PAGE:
As I entered Dr. Scott Spencer’s New Testament class in the fall of 2003, I was terrified.  I had always felt ill equipped for biblical conversations.  While most of my seminary peers had memorized the ten commandments when they were two years old and knew they wanted to be preachers before they were six, I had grown up completely unchurched and had not even owned a bible until I was 27.  Growing up I viewed the bible as a weapon that people used to cut those outside their tribe down, to sift people into categories of “saved” or “unsaved”, and to convict others of sin.  In my small town in the heart of the bible belt, the “good news” never felt like “good news” to those outside the walls of the church.

Through a long and painful process, I became a Christian after the birth of my first child.  I was given a bible by my first pastor, Rev. Kerry Nelson. A hunger for God developed as I was loved and cared for by the members of Covenant Lutheran Church in Katy, Texas. I spent six years in Bible Study Fellowship, devouring every piece of spiritual insight I could from the wise leaders and lifelong followers of Jesus. But I never lost the feeling of being biblically handicapped.  I knew God had called me to the ministry but I was convinced someone up there in the heavenly realm had not read my resume – I was not prepared for this call.  So with fear and trembling I walked into my first biblical studies class, certain my ignorance was visible to all.

Dr. Spenser said a lot of brilliant things as he taught us how to read the New Testament at a level that far exceeded my bible study experiences.  I don’t remember 99% of what he said but one comment is forever etched in my mind.  He said that for the writer of Luke, the words recorded in Chapter 4, verse 18-19, were “Jesus’ Mission Statement.” While there are parallels to this account of Jesus teaching in the synagogue in Nazareth found in Mark 6:6-1 and Matthew 13:53-58, neither account places this at the beginning of Jesus’ earthly ministry the way Luke does and neither Mark nor Matthew mention what text Jesus was teaching from, nor his claim that he was the fulfillment of the text.  Luke placed this incident and these words from the book of  Isaiah front and center for a reason.

“The Spirit of the Lord is upon me, because he has anointed me to bring good news to the poor.  He has sent me to proclaim release to the captives and recovery of sight to the blind, and let the oppressed go free, to proclaim the year of the Lords favor.”

Dr. Spencer went to say that everything that follows in Luke’s Gospel fits into these categories:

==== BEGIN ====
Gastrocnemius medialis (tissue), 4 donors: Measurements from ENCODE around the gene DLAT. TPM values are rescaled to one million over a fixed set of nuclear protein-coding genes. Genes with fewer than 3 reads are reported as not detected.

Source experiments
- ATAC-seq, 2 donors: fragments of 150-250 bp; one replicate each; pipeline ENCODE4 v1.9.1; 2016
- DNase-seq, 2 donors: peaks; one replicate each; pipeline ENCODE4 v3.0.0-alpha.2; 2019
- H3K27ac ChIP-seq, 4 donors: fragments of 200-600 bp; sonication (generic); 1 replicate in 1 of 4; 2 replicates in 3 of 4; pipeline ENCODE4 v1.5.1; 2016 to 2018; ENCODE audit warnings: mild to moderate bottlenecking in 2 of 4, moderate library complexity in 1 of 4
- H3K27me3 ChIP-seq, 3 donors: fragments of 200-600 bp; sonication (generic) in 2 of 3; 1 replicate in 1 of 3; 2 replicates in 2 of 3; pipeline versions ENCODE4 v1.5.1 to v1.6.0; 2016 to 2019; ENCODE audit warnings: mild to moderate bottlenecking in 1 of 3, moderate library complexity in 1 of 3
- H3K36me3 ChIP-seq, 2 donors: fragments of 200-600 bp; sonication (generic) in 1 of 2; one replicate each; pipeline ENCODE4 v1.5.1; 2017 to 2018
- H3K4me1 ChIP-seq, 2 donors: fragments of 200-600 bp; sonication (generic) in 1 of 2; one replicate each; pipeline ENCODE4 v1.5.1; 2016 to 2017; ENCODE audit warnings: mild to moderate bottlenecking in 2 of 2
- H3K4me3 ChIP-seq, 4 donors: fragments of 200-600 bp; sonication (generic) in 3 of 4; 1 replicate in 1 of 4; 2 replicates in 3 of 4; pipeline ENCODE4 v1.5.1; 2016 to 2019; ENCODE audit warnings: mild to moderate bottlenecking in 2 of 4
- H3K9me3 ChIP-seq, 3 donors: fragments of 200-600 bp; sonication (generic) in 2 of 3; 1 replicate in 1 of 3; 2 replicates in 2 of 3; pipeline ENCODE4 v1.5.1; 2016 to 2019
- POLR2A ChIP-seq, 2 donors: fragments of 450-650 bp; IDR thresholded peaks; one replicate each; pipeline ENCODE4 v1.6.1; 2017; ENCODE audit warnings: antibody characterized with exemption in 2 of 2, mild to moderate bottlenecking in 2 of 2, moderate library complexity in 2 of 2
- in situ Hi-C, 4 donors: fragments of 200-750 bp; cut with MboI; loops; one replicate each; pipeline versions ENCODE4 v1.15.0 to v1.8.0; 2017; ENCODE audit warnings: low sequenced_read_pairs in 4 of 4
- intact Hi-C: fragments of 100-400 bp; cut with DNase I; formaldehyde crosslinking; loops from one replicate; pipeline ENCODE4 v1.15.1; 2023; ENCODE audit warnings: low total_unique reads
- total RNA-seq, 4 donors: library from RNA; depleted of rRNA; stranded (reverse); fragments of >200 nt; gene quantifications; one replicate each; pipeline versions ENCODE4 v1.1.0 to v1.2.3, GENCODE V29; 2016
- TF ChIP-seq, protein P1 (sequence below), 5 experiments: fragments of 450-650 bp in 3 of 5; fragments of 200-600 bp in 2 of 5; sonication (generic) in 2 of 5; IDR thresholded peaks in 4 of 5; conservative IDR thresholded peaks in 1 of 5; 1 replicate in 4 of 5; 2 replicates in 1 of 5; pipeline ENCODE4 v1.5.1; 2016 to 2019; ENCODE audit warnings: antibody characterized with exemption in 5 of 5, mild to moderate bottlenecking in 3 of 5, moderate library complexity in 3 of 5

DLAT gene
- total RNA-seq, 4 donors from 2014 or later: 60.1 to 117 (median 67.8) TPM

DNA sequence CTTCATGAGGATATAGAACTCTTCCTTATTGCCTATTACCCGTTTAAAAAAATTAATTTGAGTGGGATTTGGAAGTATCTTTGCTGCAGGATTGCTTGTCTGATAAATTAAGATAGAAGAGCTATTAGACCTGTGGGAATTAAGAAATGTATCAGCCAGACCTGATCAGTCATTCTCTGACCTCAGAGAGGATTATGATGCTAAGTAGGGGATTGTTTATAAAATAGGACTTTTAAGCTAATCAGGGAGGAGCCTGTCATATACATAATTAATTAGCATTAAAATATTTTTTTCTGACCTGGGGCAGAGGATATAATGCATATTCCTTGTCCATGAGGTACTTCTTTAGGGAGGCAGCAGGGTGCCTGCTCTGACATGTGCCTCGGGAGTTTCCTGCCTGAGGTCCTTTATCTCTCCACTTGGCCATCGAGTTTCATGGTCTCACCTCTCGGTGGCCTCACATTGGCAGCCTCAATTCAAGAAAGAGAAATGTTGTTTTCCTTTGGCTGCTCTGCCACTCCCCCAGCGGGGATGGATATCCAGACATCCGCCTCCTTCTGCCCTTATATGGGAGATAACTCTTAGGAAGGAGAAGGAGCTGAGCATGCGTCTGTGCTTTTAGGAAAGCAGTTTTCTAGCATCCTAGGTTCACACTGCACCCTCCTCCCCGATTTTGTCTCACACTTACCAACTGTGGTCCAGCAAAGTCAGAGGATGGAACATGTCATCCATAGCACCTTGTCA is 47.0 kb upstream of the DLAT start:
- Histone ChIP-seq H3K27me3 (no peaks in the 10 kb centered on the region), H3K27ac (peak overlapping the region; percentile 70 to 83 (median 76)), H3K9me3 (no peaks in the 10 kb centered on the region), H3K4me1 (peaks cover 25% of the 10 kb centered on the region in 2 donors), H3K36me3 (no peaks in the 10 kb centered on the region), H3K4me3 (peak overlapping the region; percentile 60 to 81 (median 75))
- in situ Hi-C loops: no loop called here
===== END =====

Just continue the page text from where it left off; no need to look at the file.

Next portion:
1. Good news to the poor
  2. Release of the captives
  3. Recovery of sight to the blind
  4. Oppressed go free
  5. Proclamation of the Lords favor

As we studied the book of Luke, I found that Dr. Spenser was correct and something shifted in my understanding of the meaning of the “good news.”  Prior to this encounter with this text, I thought the “good news” was synonymous with personal salvation. However, that element of the good news, became secondary to this larger understanding.  The good news is not simply that when I die, I get to go to heaven.  The good news is that through Christ, brokenness here on this earth is being healed. The even better news is that we are invited to be a part of that restorative process, here and now.  That blew my mind and continues to confound me.

Now I will never be a biblical scholar and I don’t want to start a theological debate.  My goal here is simply this; what if this is true?  What if Jesus really did come for this purpose?  How does this change how we engage in the world?

If our primary goal as Jesus followers is to bring good news to the poor, release to the captives, sight to the blind, freedom to the oppressed and to proclaim the Lord’s favor, would we live our lives in the same way?  Would we do church the same way?  Would we engage in our communities in the same way?

As I began to really live into this understanding of the gospel, everything changed for me.  For those of you who do not know my story, I have recorded the early years of my ministry and this radical shift in how I live my calling in my book “From the Sanctuary to the Streets.”  The cliff note version is that I started hanging out with those in the margins of society -those who are materially poor, literally held captive and truly oppressed.  My family and I left suburbia and moved into the inner city and I now work with churches across our city who are teaching their church members how to follow Jesus on this mission.

As we continue our quest for the spirit of community building, this passage is our starting place.  If we are going to create spaces where the soil of a community is nurtured, we have to remember that Jesus calls us into relationship with the poor, oppressed, blind and captives.

What does that look like?  We have the rest of Jesus’ earthly ministry as recorded in the gospel of Luke as our guide.  I hope you will join me as we continue this quest for the spirit of community building.

If you are joining this conversation for the first time, you might want to check-out these previous posts in this series:

Nurturing the Spirit

Containers NOT to Use in Community Building